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    #228761 - 03/18/16 01:26 PM Re: A Modest Proposal [Re: thx1138]
    thx1138 Offline
    Member

    Registered: 01/30/12
    Posts: 93
    Your analysis sounds likely. Perhaps its more pronounced at the local level than at the Ivies. I heard of one study that said legacy doesn't increase donation. At the college level. Note also that MIT and Cal Tech don't do legacy. I think Harvard and Stanford are up front about, endow a chair ($3mm?), get your kid in.

    But local prep schools might actually need those endowment donations. Not having $20 - 40 billion to kick around. They'll be more enmeshed with local politics.

    I think the big intake years are generally K, 6, 9.

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    #228764 - 03/18/16 02:23 PM Re: A Modest Proposal [Re: thx1138]
    ashley Offline
    Member

    Registered: 03/26/12
    Posts: 639
    Originally Posted By: thx1138
    I think Harvard and Stanford are up front about, endow a chair ($3mm?), get your kid in.

    I am off to buy my super lotto ticket ... grin (just kidding). All jokes aside, it is good to know that these things are going on in the Ivy race - I am just a parent of an elementary school kid and these threads are a learning experience for me.

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    #229477 - 04/12/16 07:50 PM Re: A Modest Proposal [Re: ashley]
    thx1138 Offline
    Member

    Registered: 01/30/12
    Posts: 93
    Knowing Stanford, it's probably per child...

    Crystal Springs, after 75 years, their most notable alumni... Patty Hearst. Hmmm. That's what comes of an aristocracy masquerading as a meritocracy.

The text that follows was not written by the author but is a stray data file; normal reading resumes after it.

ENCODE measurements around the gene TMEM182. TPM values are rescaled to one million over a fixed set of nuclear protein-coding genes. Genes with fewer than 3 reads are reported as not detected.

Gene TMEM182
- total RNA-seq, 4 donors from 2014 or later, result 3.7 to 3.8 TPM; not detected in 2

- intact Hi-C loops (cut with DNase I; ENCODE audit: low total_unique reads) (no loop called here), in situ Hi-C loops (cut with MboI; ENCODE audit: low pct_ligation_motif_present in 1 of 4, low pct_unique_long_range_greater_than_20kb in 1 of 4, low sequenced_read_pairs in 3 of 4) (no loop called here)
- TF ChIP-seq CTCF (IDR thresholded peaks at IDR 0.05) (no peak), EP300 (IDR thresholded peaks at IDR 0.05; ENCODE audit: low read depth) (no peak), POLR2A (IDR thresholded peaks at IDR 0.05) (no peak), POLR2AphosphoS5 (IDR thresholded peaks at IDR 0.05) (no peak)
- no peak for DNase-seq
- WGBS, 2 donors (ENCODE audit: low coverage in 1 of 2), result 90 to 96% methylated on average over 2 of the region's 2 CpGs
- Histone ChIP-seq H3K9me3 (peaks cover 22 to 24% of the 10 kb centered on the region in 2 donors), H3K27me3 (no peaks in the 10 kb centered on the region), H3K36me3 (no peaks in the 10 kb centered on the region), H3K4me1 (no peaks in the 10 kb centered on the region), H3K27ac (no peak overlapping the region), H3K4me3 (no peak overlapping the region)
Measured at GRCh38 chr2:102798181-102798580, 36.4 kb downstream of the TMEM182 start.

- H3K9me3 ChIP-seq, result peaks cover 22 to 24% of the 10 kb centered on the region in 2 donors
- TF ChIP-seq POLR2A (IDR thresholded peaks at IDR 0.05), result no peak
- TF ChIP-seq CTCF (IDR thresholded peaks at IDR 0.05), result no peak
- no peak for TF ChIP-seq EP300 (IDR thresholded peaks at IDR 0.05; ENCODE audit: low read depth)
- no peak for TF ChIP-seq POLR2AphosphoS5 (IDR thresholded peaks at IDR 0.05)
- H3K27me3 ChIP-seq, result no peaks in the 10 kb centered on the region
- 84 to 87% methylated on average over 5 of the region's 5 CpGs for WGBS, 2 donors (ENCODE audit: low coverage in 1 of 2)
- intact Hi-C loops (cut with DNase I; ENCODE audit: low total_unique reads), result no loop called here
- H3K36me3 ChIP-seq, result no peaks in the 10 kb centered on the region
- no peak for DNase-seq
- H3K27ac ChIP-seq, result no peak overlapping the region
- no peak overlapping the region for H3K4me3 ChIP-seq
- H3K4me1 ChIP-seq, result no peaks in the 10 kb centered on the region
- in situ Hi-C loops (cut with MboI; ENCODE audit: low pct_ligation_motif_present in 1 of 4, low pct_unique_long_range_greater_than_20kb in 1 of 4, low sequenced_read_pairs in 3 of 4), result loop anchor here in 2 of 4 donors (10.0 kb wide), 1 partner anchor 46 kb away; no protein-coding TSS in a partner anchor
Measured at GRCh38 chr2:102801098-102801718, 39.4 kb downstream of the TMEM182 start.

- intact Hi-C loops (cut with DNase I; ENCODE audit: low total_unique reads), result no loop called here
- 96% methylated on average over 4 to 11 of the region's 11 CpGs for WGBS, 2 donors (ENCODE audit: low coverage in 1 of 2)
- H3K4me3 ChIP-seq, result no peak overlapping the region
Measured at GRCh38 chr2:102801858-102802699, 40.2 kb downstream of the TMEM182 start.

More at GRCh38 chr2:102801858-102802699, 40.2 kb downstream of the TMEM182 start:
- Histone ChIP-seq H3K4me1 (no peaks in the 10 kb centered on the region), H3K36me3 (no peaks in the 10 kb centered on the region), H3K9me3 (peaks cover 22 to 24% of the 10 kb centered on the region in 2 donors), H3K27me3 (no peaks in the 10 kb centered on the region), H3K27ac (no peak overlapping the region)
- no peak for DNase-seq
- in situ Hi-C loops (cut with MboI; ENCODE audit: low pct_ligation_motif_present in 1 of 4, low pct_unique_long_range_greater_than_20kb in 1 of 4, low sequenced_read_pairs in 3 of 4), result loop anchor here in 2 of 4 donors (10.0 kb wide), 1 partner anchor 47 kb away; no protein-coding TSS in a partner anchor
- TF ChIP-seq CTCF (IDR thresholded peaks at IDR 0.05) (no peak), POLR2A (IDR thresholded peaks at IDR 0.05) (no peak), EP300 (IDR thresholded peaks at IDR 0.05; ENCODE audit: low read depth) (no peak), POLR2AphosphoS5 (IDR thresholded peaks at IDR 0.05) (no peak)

Meanwhile, at Menlo School,

    Posted by in the know
    a resident of Old Palo Alto
    on May 16, 2014 at 3:08 pm
    Menlo is going through a huge transition right now, after a period of very rapid growth from its roots as a folksy boarding school for the scions of the old Atherton ruling class to a highly competitive first-tier college prep school. The recent former leadership had serious flaws, and the influence of these flaws permeated the institution. For a while, teacher morale was quite low. There is at least one case of a mid-to-senior level manager being promoted to a truly Peter-Principle-level of incompetence after a decidedly checkered history as a teacher (if you think the Phil Winston affair was tawdry, this one would knock your socks off). There is/was no transparency in the salary "scale" (meaning there is not actually a scale, unlike Sacred Heart, which has a totally transparent scale), and instead salary negotiations with teachers were used as a bargaining cudgel and a weapon. There were several cases of very well-liked and highly respected veteran teachers being run out of a job based on political bickering and petty personal revenge tactics by senior management. (In several cases lawsuits were brought but immediately settled with total confidentiality in order to avoid bad PR.) Certain parents who were wealthy enough wielded inordinate influence with the administration and were able to shield their children from any consequences for truly reprehensible behavior, which in one case led to at least one staff member resigning in disgust. In other cases summary "judgment" was delivered against students based on hearsay and rumor, without regard to the actual facts of the situation. Other students and parents saw this and the message was clear - money talks, ethics walk, influence is everything, and politics is king. A great role model for young people. That model will take some undoing, which may be happening now. There is a new head, who is evidently instituting a new regime, and time will tell whether the overall climate at the school improves.